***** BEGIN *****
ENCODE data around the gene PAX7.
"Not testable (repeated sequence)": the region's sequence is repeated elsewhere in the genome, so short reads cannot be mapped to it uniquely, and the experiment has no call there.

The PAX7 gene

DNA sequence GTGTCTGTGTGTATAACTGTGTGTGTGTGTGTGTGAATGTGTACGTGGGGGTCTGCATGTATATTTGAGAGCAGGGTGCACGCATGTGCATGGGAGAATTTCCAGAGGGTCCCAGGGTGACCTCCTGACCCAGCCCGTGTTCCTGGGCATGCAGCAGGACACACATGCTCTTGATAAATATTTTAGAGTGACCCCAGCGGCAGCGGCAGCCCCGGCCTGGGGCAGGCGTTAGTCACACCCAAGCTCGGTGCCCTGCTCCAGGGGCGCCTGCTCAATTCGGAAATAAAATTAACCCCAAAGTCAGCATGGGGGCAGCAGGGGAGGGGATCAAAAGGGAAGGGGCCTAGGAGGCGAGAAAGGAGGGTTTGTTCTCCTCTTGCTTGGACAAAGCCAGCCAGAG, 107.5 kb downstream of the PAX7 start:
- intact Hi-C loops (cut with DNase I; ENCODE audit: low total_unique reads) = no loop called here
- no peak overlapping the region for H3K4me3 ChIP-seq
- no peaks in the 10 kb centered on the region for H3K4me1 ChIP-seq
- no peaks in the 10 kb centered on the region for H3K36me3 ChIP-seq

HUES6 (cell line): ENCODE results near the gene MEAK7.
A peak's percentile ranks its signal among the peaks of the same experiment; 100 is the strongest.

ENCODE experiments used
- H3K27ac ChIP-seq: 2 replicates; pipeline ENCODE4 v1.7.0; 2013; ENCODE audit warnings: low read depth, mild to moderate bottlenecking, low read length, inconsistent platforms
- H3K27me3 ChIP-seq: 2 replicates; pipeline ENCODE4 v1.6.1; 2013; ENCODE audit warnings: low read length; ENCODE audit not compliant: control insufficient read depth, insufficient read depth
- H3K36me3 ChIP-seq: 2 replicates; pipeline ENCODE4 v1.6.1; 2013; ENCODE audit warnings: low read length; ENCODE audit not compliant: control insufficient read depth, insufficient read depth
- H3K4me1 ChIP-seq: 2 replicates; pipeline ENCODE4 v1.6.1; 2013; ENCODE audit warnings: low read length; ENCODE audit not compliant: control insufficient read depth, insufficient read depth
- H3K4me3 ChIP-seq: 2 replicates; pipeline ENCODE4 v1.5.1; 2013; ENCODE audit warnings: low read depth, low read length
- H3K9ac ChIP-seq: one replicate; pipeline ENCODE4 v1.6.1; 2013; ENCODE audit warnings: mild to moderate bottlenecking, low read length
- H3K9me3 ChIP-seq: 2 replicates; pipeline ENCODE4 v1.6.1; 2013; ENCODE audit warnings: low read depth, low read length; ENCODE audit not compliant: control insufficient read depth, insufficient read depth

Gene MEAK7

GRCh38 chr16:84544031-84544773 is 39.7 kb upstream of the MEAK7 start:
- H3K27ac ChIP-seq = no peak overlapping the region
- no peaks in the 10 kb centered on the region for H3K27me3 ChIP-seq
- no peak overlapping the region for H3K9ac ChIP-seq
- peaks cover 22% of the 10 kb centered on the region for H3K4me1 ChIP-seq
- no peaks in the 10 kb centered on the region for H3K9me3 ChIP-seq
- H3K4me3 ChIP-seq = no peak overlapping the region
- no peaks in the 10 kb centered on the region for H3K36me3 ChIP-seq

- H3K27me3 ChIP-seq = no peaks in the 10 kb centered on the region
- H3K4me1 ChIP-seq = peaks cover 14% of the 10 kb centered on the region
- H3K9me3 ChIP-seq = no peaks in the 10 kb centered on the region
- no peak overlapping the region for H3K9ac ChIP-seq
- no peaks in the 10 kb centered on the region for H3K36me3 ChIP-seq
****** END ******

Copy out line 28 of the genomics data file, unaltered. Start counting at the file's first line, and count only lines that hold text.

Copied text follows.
- H3K27me3 ChIP-seq = no peaks in the 10 kb centered on the region